Claire and I posted a new song on the web site this weekend, and we hope you will check it out. It’s called The Do-Re-Mi Health Care Blues. Most of the words are original, but it is a take-off of Woody Guthrie’s song Do-Re-Mi. Woody’s song highlighted the plight of extremely hard-hit folks looking for work in the dust bowl days. They were actually blockaded from entering California by the State Police because they could not show they were financially sound. Our song uses a similar sentiment to draw attention to the Health Care crisis we are now facing in our nation.

Socialism? Maybe, but no more than any other democratized and capitalized country in the West .  I’m in South Dakota this week, and the “health care scare” is full blown here. The media is saturated with ads selling propaganda that we can’t afford health care reform now; or more time is needed to study the problem; or the government will make your health care decisions for you. The truth is we can’t afford not to implement an equitable system now that will cover everyone.  There are options for an improved system that can lower costs and provide the level of care those of us fortunate enough to have insurance are accustomed to.

Frontline, the PBS documentary series, recently aired a show entitled “Sick Around the World” which I would recommend to everyone. T.R. Reid travels to five countries, interviewing health care workers and politicians about the health care system in their country; how it works, how effective it is, and how it is paid for. If you can’t locate the show on the air (channel 9 in Seattle area) you can watch it in its entirety at PBS.ORG on your computer. There you can also find a summary of the health care systems of the United Kingdom, Japan, Taiwan, Germany, and Switzerland as presented in the documentary.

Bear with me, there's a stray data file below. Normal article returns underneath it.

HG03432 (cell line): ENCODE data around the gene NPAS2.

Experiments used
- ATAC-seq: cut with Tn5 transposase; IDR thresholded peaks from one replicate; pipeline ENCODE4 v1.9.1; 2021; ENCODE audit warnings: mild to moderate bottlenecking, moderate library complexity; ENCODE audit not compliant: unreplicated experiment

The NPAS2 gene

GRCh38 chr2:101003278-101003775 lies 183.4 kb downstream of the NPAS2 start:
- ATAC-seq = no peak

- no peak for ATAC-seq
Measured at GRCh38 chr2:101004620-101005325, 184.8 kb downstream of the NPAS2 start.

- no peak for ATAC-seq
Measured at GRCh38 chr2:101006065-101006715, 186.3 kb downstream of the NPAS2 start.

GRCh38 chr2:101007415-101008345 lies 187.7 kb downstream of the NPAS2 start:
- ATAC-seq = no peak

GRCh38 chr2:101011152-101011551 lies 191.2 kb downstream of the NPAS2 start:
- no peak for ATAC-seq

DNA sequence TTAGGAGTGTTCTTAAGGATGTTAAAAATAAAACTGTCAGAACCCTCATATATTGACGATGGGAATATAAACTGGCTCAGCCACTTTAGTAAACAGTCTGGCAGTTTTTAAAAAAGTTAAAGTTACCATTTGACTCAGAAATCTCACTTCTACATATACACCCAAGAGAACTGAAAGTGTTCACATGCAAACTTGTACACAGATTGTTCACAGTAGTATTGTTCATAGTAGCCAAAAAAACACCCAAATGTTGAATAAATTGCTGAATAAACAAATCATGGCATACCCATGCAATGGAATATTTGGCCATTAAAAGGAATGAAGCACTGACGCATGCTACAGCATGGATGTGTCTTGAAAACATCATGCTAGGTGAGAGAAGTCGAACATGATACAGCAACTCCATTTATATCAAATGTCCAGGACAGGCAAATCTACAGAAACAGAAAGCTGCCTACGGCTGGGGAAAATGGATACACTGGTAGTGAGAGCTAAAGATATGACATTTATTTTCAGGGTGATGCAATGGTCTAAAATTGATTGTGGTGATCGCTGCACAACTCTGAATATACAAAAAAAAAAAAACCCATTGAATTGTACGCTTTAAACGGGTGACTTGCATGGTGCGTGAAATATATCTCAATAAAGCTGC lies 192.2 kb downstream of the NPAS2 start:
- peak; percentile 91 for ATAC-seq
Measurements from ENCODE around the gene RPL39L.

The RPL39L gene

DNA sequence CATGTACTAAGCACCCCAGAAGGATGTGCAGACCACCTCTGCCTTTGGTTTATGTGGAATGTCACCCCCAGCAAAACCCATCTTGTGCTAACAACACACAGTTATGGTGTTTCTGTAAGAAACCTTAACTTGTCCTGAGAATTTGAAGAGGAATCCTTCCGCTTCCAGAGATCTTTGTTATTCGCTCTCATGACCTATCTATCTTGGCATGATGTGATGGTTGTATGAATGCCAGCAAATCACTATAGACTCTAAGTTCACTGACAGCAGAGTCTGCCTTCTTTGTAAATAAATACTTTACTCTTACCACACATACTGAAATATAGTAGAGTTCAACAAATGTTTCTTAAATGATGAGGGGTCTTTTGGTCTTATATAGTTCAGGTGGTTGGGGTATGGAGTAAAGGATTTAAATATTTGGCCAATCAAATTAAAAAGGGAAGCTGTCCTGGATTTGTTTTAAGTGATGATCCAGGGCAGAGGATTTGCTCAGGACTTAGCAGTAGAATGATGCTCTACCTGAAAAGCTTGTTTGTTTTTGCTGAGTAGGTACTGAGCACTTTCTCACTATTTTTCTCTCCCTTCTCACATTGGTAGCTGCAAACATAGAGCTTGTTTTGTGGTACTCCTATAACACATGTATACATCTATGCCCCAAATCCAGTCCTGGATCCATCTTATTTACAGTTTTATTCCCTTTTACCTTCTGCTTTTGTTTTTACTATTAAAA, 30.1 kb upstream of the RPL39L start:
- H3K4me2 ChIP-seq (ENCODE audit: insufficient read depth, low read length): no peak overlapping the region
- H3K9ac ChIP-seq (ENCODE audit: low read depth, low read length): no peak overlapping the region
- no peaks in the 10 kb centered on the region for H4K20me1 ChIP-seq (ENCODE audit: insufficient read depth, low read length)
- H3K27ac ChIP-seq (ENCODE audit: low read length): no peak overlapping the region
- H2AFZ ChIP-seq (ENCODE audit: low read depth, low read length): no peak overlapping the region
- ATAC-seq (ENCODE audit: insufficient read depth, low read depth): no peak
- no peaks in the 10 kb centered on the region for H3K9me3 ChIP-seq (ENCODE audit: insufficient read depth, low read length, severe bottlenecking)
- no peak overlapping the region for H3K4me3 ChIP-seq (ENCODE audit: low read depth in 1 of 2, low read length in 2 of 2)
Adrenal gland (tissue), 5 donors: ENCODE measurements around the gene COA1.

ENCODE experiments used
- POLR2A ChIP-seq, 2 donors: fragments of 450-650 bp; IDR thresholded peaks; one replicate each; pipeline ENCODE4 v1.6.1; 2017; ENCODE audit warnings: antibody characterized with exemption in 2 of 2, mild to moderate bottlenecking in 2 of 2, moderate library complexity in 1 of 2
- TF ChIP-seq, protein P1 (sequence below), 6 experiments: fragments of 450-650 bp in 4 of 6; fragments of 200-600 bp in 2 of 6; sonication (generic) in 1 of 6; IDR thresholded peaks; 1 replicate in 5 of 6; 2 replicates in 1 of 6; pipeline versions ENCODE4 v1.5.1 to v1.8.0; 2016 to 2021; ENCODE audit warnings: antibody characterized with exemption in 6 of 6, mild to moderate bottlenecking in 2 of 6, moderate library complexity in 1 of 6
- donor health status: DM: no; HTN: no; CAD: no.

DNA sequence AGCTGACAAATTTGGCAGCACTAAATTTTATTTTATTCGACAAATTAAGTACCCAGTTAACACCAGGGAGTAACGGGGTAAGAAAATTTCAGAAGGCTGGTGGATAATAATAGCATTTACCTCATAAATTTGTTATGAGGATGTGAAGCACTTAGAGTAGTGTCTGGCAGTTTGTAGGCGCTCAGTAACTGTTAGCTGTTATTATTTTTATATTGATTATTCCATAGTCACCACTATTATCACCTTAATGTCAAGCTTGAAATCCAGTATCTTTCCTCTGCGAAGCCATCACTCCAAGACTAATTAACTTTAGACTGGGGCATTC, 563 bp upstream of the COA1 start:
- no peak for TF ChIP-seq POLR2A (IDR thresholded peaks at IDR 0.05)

Like most of the western world, the countries in the documentary have universal coverage – not only affordable, but available to everyone. All provide health care at a lower cost, and a much lower percentage of their gross domestic product than our government. Two countries (Taiwan and Switzerland) passed universal coverage only 20 years ago while our politicians were fighting change with a vengeance. Switzerland has the second most costly system on the planet, but it doesn’t come near the cost in our homeland. They even sell their drugs here to boost their profit margin.

This is not magic if other countries are doing it. Taiwan started by looking world wide at what other counties are doing. Our health care model was one of the first discarded in their search. What has our government done since 1984 to improve access to health-care and control spiraling costs? Not much. It appears the Contract on America was a Contract on Health Care as well.

The UK has a single payer system where health care is paid for and provided by the government through taxes. Insurance companies in the other countries are heavily regulated. In Germany and Switzerland no profits are allowed on basic health care. Our insurance companies don’t want regulations, nor do they want the competition from a public option. They pocket a third of the premiums, and the rising cost of care only increases their take.

Thank you for reading to the bottom of this blog.  I only hope you still have the energy to click here and listen to The Do-Re-Mi Health Care Blues.

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